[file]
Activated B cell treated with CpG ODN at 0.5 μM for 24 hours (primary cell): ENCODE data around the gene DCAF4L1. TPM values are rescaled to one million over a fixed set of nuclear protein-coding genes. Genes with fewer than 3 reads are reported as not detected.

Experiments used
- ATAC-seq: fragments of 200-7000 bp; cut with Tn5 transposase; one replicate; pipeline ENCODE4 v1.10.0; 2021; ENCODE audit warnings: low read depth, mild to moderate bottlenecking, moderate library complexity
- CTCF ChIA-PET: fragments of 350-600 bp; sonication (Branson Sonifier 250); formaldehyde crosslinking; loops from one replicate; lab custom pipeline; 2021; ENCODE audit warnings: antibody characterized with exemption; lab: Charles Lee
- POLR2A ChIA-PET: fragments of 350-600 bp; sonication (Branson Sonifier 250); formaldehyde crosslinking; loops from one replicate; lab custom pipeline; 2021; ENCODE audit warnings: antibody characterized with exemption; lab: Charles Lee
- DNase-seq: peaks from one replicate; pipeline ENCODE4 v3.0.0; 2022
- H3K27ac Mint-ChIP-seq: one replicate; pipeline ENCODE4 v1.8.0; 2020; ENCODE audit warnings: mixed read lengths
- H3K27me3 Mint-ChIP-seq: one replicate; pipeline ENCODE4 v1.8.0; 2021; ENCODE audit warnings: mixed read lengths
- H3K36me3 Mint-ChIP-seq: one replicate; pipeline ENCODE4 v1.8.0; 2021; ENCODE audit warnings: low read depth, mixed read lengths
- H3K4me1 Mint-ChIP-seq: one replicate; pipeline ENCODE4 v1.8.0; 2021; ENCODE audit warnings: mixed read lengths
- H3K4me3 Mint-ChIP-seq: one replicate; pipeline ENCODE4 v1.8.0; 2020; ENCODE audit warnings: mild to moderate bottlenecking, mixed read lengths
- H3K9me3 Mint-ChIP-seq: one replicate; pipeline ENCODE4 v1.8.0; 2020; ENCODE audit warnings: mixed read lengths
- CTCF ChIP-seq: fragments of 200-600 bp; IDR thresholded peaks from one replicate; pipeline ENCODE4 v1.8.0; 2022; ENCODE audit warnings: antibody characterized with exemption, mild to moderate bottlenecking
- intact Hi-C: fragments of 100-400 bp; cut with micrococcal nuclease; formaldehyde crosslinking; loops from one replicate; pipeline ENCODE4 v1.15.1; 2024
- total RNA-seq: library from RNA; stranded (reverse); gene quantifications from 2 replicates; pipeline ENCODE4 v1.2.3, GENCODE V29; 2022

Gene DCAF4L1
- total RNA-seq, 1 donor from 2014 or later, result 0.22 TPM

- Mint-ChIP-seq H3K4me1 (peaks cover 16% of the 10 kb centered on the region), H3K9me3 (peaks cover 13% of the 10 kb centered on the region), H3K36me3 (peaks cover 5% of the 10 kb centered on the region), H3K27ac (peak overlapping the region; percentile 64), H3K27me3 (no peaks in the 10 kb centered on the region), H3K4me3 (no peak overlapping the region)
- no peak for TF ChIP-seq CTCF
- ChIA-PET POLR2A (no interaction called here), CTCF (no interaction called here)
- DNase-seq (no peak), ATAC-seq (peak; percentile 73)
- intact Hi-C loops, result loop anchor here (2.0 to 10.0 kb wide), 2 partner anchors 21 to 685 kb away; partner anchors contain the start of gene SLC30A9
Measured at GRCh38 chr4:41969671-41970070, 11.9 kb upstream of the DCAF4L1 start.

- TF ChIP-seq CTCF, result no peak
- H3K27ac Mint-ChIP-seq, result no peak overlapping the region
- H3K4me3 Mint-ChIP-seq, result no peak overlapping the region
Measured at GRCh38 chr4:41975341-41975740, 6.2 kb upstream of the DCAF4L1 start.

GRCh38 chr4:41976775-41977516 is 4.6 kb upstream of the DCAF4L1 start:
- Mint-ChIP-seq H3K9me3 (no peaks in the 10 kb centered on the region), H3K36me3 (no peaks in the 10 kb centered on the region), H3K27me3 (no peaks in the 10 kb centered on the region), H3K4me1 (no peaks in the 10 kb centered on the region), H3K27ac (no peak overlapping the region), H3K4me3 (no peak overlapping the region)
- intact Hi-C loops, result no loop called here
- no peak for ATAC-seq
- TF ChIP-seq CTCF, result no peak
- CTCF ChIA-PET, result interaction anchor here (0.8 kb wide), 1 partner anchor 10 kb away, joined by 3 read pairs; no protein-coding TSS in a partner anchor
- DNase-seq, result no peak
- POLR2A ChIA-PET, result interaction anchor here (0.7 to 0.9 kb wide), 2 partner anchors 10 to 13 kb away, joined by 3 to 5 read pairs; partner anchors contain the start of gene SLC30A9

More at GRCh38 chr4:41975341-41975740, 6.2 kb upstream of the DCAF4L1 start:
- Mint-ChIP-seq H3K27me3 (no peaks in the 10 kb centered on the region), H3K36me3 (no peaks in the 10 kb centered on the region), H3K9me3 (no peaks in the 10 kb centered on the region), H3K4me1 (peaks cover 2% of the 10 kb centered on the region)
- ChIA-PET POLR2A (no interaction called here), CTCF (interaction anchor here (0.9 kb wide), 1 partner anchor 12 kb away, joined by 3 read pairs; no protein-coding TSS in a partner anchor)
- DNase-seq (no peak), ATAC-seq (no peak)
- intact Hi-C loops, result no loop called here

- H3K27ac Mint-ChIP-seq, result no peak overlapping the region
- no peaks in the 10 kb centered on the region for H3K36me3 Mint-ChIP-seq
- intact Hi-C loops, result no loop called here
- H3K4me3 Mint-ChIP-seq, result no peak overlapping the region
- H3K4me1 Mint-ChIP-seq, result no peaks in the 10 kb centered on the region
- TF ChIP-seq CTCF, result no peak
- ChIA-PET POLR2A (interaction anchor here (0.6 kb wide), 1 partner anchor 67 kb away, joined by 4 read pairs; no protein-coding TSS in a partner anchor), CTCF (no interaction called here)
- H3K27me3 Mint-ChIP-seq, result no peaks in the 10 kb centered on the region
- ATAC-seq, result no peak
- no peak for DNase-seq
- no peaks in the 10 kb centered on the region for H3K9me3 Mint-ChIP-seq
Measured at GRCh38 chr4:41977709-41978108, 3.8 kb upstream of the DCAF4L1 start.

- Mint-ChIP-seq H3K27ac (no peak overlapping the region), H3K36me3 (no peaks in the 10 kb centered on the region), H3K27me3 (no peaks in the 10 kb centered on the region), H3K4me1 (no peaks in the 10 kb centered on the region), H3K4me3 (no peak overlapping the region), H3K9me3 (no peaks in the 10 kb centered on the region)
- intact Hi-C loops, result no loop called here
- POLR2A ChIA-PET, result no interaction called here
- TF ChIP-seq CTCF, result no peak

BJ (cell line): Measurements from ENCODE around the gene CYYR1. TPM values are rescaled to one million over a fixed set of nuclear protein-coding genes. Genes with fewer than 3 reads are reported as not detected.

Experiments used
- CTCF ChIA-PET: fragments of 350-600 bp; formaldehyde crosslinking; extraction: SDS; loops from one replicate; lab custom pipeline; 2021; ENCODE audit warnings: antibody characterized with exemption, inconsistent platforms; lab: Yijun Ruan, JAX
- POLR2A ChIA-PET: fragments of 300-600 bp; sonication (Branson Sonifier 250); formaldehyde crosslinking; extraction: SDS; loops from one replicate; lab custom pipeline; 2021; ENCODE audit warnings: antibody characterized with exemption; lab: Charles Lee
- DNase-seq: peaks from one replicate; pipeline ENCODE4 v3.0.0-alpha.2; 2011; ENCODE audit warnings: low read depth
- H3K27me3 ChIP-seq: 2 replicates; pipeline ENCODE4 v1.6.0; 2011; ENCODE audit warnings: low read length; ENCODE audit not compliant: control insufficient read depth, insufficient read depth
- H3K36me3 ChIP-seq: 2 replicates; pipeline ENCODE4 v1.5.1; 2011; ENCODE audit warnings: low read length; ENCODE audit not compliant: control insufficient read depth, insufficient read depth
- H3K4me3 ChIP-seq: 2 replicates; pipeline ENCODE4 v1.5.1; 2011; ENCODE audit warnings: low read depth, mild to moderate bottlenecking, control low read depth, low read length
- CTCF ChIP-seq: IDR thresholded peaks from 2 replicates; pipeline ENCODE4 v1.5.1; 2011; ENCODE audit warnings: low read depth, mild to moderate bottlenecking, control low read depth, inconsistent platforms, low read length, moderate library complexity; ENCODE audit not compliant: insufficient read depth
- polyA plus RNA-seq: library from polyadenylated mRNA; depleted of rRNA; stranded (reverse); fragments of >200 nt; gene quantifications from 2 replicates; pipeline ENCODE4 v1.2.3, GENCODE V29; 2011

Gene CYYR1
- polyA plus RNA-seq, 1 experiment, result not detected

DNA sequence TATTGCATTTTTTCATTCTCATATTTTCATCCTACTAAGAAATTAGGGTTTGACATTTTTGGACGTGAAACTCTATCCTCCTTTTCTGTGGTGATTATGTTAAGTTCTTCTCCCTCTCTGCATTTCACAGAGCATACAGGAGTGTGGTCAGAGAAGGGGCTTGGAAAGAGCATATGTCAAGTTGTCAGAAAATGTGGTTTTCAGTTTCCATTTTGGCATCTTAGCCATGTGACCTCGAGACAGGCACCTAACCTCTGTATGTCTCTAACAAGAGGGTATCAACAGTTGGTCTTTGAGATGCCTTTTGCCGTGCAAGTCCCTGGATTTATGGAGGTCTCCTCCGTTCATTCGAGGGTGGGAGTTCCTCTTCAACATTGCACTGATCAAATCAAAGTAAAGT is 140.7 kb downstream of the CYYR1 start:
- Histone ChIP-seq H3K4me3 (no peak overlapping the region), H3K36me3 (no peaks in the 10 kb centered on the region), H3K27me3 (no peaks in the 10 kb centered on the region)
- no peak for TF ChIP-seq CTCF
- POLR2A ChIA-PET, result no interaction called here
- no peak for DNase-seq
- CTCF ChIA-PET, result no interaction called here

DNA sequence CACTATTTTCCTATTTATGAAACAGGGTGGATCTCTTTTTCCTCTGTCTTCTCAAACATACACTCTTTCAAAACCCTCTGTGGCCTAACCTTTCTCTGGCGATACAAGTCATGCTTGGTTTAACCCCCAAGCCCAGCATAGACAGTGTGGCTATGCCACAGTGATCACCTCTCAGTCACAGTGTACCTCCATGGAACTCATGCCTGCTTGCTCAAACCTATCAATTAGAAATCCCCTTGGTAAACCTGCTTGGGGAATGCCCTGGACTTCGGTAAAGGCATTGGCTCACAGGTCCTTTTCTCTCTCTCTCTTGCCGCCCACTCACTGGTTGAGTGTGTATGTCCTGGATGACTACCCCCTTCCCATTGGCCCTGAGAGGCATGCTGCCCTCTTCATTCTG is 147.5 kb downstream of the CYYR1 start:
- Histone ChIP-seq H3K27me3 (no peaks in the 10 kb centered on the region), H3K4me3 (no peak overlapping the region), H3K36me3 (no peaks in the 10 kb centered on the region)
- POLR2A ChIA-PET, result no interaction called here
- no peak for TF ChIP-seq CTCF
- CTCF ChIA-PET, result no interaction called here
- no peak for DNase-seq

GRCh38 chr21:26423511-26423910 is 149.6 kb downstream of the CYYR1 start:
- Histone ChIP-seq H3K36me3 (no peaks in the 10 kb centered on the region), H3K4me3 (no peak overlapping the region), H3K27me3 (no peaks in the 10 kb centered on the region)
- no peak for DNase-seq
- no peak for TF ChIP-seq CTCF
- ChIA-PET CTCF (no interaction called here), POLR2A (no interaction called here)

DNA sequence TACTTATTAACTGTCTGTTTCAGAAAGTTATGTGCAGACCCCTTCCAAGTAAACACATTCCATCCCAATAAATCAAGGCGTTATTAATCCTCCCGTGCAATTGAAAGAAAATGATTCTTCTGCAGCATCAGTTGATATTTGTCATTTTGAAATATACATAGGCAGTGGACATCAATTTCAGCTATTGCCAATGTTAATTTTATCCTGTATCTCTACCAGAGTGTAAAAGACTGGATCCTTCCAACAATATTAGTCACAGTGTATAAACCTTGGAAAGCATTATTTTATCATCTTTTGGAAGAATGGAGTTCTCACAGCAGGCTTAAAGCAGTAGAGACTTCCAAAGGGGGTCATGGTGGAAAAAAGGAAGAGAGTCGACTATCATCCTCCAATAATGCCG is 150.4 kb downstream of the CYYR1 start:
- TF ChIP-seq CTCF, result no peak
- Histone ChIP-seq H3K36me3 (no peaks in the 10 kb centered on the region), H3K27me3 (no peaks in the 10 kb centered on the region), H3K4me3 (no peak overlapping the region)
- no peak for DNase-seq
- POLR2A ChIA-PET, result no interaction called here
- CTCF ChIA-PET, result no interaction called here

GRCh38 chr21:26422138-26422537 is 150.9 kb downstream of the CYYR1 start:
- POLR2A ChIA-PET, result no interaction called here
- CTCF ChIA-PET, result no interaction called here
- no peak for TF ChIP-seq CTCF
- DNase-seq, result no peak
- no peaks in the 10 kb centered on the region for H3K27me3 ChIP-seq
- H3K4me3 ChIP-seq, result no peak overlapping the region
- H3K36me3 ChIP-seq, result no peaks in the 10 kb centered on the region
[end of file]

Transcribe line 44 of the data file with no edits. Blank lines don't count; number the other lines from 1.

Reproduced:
- H3K4me3 Mint-ChIP-seq, result no peak overlapping the region